Ann Arbor native Brian Woolridge has been dancing the moonwalk in the alley behind the Liberty Square parking structure since 1995.

Christina Choi
Brian Woolridge, an Ypsilanti resident, dances to Michael Jackson music in a Liberty Street alley last fall. Woolridge said he has worn out a number of pairs of shoes dancing. (ZACHARY MEISNER/Daily)

Woolridge, 34, first began dancing in the alley when he noticed that it wasn’t being used for anything else.

Soon his solo performances set to Michael Jackson began to garner attention.

“I guess people would walk by and watch,” Woolridge said. “I guess I became the Michael Jackson guy.”

Over the years, he’s perfected his technique by watching videos of Jackson’s performances, which have been given to him by other Michael Jackson fans. He said his collection includes everything from tapes of The Jackson Five’s early variety show performances to Jackson’s solo concerts.

“You’d be surprised at the stuff I have of him,” said Woolridge, who grew up with the nickname Michael. “Probably stuff that people will never, ever see again.”

He lists “Bad,” “Billie Jean” and “The Way You Make Me Feel” among his favorite songs to perform to. But one tune, “Stranger in Moscow,” from Jackson’s epic HIStory two-disc album, carries a deeper meaning for Woolridge.

Woolridge said he identifies with the song’s lyrics and its video, both of which express feelings of loneliness and isolation.

“I guess I’m really kinda isolated sometimes,” he said.

He said that while dancing helps him deal with this isolation, it can also contribute to it. Sometimes, people stop to watch him. But when he approaches them, they often walk away.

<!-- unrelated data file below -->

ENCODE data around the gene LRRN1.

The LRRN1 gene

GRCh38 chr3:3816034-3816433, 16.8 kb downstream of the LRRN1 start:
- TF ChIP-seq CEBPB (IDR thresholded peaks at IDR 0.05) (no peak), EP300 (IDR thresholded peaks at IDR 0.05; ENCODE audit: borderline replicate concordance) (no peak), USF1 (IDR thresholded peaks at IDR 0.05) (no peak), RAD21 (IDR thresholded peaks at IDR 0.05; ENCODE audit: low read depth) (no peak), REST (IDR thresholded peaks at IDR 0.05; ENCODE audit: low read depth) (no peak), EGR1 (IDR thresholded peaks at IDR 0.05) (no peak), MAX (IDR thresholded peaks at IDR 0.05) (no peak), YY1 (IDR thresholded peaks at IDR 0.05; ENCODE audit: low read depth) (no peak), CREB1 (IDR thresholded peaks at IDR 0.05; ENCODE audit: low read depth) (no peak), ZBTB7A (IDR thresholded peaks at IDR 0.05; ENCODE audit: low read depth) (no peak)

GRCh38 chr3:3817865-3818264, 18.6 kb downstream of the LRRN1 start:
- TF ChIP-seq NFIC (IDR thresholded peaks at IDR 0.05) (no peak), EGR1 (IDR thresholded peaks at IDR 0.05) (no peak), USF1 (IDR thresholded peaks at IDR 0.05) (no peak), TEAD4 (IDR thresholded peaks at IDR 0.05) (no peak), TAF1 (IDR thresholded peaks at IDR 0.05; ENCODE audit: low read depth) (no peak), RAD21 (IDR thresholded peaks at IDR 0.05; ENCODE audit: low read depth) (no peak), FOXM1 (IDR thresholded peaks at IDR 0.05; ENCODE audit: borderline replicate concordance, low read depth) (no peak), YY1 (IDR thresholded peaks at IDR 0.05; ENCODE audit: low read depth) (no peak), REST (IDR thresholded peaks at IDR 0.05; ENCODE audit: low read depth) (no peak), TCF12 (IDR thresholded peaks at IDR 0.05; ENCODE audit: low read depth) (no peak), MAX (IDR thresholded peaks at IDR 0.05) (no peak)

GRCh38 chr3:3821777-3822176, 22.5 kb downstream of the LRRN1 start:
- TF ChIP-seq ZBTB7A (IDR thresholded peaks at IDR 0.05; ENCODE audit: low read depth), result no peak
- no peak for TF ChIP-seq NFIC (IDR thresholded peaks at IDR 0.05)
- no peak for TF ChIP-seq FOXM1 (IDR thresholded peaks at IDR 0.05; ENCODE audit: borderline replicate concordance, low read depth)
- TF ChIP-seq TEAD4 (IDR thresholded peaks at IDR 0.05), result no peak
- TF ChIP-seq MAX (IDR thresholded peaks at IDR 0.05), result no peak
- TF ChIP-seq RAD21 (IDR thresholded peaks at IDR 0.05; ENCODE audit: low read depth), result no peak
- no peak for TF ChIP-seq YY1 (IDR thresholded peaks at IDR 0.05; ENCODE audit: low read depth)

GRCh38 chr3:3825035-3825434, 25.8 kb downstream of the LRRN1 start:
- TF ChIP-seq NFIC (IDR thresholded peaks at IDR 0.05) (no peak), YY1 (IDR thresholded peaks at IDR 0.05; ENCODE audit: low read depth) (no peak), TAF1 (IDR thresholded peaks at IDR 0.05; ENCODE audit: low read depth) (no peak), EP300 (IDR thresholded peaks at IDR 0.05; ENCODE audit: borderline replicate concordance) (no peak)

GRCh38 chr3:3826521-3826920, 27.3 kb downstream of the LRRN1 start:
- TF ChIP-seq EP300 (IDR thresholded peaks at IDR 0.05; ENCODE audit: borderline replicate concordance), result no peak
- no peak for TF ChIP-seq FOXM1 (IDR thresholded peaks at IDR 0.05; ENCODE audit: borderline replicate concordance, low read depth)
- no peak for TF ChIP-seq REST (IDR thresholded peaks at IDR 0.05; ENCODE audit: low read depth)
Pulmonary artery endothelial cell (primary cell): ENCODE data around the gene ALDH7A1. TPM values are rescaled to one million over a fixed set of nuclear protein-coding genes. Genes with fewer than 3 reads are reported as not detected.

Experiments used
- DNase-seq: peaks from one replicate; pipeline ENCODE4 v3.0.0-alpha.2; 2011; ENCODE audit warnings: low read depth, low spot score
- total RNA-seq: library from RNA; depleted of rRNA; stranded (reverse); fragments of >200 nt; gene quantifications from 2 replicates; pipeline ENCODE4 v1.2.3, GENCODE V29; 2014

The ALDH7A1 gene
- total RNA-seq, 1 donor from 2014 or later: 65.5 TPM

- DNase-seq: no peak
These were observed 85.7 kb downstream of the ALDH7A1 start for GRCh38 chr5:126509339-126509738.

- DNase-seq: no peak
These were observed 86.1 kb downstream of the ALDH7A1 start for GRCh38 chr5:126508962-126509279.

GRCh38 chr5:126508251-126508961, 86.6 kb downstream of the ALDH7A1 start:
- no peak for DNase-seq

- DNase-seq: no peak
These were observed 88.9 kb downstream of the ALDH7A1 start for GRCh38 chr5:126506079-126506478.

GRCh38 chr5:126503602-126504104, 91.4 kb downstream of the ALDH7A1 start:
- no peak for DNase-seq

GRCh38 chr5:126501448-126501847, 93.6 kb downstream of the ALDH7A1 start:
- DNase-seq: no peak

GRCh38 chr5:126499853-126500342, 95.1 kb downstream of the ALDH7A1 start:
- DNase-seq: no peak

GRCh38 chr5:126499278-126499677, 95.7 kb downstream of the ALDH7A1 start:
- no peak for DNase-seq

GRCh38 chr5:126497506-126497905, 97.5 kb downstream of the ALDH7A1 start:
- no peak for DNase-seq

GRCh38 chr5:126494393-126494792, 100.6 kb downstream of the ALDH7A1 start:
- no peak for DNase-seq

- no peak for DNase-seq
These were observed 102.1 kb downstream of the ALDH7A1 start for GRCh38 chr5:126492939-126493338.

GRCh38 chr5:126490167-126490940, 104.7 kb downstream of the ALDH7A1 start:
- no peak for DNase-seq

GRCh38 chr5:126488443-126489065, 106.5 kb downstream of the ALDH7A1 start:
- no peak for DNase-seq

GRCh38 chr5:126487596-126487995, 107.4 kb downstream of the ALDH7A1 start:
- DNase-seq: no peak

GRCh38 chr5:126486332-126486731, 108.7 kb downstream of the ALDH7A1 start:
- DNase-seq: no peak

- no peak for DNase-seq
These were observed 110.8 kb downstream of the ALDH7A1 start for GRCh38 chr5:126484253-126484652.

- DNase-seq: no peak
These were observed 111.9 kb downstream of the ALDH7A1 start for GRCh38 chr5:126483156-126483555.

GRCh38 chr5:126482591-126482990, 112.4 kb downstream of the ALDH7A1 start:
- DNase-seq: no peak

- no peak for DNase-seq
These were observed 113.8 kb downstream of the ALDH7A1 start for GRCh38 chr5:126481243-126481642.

Once a crowd of police officers stopped to watch.

“Should I put my hands up or what?” he remembered thinking.

After watching for a few moments, the officers moved on. But another encounter with the law wasn’t as harmless.

After an article appeared in a local newspaper insinuating that the “Michael Jackson dancer” had groped a girl, officers approached Woolridge while he was dancing across from Mongolian Barbeque on Main Street to ask him about the incident. The case was later dropped because Woolridge was at work at the time of the incident.

Woolridge said he can usually be found dancing in the Liberty Street alley on weekend afternoons after he gets off work at the Meijer on Carpenter Road, where he’s employed as a janitor. The recent cold weather, however, has kept him from dancing, he said. He’ll be dancing again at the Project Suyana Date Auction on Feb. 2.

He said he spends a lot of money on batteries for his boombox and on replacing shoes he has worn out over the years.

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